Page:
M.H.B. was supported by research grants (HD20559 and HD20807) and by a Research Career Development Award (HD00521) from the National Institute of Child Health and Human Development and by a Guggenheim Foundation Fellowship. C.T.-L. and P.L. were supported by IRTA Fellowships and S.T. by a Fogarty International Visiting Fellowship to the National Institute of Child Health and Human Development. M.-G.P. was supported by INSERM (859012). We thank the Laboratoire de Psychologie du Développement et de I'Éducation de I'Enfant of the Sorbonne and the Faculty of Education of the University of Tokyo for gracious hospitality in providing bases for data collection, and H. Bornstein, F. Findji, M. Fivel, M. Ogino, K. Painter, J. Ruel, J. Suwalsky, and B. Wright for assistance.
Maternal Responsiveness to Infants in Three Societies: The United States, France, and Japan
Article first published online: 28 JUN 2008
Volume 63, Issue 4, pages 808–821, August 1992
How to Cite
Bornstein, M. H., Tamis-LeMonda, C. S., Tal, J., Ludemann, P., Toda, S., Rahn, C. W., Pêcheux, M.-G., Azuma, H. and Vardi, D. (1992), Maternal Responsiveness to Infants in Three Societies: The United States, France, and Japan. Child Development, 63: 808–821. doi: 10.1111/j.1467-8624.1992.tb01663.x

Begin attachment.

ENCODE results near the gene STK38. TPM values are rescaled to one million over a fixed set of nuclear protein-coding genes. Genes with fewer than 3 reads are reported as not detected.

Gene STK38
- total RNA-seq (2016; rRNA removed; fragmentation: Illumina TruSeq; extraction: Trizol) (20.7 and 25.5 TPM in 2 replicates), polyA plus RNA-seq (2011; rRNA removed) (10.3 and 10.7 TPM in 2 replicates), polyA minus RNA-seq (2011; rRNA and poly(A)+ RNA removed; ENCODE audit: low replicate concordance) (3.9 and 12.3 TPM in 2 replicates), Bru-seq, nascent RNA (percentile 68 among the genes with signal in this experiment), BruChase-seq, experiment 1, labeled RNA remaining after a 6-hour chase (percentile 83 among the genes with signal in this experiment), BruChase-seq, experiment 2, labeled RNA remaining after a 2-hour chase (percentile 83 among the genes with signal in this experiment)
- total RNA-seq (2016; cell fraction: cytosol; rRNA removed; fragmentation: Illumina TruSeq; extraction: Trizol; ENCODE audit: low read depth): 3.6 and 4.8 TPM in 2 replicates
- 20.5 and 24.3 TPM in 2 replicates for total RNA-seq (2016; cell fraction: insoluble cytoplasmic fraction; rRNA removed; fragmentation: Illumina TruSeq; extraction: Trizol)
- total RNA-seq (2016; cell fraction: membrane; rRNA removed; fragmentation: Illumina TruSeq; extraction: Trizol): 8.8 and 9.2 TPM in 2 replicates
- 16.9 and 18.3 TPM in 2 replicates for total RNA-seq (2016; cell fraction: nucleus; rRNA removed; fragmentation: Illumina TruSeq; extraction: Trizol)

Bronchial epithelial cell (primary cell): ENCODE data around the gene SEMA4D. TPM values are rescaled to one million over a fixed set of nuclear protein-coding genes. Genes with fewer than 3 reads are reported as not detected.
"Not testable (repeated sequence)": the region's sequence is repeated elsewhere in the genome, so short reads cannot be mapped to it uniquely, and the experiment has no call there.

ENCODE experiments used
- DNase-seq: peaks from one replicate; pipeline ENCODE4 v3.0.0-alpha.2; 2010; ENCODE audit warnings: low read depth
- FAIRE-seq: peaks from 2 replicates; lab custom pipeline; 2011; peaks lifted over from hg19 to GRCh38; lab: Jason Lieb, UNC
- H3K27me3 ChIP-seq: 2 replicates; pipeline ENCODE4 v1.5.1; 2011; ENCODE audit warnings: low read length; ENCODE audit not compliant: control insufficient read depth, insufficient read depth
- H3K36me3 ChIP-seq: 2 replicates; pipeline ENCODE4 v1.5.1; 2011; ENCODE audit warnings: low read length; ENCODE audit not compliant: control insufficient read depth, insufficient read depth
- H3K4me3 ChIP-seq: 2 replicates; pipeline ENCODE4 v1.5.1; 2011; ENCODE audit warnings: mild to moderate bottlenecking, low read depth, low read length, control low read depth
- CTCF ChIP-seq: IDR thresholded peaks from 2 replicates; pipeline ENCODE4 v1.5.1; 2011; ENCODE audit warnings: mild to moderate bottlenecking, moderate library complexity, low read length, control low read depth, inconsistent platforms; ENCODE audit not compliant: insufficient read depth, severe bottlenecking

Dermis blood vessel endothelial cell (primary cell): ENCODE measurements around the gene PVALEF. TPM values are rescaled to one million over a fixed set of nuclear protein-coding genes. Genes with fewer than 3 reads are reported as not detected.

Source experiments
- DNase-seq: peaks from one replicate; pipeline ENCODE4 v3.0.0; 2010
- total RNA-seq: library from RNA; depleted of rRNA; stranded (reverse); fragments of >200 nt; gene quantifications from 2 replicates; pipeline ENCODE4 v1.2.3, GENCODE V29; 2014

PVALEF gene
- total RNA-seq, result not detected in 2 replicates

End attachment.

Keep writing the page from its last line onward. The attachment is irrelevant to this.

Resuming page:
- Issue published online: 28 JUN 2008
- Article first published online: 28 JUN 2008
This study examines and compares prominent characteristics of maternal responsiveness to infant activity during home-based naturalistic interactions of mother-infant dyads in New York City, Paris, and Tokyo. Both culture-general and culture-specific patterns of responsiveness emerged. For example, in all 3 locales infants behaved similarly, mothers also behaved similarly with respect to a hierarchy of response types, and mothers and infants manifest both specificity and mutual appropriateness in their interactions: Mothers responded to infants' exploration of the environment with encouragement to the environment, to infants' vocalizing nondistress with imitation, and to infants' vocalizing distress with nurturance. Differences in maternal responsiveness among cultures occurred to infant looking rather than to infant vocalizing and in mothers' emphasizing dyadic versus extradyadic loci of interaction. Universals of maternal responsiveness, potential sources of cultural variation, and implications of similarities and differences in responsiveness for child development in different cultural contexts are discussed.